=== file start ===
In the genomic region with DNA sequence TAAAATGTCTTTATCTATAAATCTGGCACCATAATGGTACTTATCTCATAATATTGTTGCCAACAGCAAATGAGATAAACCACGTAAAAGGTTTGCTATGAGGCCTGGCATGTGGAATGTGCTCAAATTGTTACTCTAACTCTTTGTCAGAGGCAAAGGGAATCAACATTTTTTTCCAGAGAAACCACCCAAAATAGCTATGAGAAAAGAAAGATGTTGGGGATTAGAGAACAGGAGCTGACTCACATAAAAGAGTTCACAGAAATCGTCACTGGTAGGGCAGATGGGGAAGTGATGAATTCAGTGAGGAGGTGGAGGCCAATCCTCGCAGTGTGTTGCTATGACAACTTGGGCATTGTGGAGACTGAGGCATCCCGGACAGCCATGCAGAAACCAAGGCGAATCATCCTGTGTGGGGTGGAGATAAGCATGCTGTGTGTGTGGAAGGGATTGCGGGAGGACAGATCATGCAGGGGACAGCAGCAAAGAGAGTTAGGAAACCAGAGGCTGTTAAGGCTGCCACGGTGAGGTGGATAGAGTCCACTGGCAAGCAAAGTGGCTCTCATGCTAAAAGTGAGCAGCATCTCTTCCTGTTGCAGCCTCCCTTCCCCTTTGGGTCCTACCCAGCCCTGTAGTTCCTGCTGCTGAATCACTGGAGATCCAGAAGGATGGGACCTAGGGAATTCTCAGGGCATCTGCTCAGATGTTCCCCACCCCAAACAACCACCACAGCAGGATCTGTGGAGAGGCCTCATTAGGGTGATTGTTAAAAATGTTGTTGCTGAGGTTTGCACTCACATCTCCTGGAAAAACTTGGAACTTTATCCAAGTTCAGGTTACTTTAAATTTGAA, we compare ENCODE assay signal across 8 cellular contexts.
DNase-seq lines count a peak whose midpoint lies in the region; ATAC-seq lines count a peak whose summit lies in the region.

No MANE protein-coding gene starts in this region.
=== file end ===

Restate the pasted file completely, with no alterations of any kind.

In the genomic region with DNA sequence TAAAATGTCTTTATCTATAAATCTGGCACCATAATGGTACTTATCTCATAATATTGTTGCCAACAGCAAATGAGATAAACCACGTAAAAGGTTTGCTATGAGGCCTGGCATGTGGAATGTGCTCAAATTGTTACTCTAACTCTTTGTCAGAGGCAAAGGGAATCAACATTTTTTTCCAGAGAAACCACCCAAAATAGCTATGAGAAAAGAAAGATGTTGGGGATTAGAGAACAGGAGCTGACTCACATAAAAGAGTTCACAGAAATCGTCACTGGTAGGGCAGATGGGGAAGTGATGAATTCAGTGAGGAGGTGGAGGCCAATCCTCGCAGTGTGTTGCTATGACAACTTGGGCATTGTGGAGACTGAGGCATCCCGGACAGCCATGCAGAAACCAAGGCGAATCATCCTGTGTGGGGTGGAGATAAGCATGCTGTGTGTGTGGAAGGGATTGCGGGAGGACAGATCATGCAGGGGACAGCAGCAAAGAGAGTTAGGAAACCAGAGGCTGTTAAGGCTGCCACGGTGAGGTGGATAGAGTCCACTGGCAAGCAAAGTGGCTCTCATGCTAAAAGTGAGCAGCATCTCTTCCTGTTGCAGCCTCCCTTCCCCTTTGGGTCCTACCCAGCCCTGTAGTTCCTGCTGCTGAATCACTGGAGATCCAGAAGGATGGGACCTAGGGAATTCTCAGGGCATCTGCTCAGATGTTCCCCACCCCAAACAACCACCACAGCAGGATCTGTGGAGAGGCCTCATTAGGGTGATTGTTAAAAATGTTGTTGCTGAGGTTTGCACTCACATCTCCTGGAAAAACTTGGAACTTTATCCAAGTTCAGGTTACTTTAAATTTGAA, we compare ENCODE assay signal across 8 cellular contexts.
DNase-seq lines count a peak whose midpoint lies in the region; ATAC-seq lines count a peak whose summit lies in the region.

No MANE protein-coding gene starts in this region.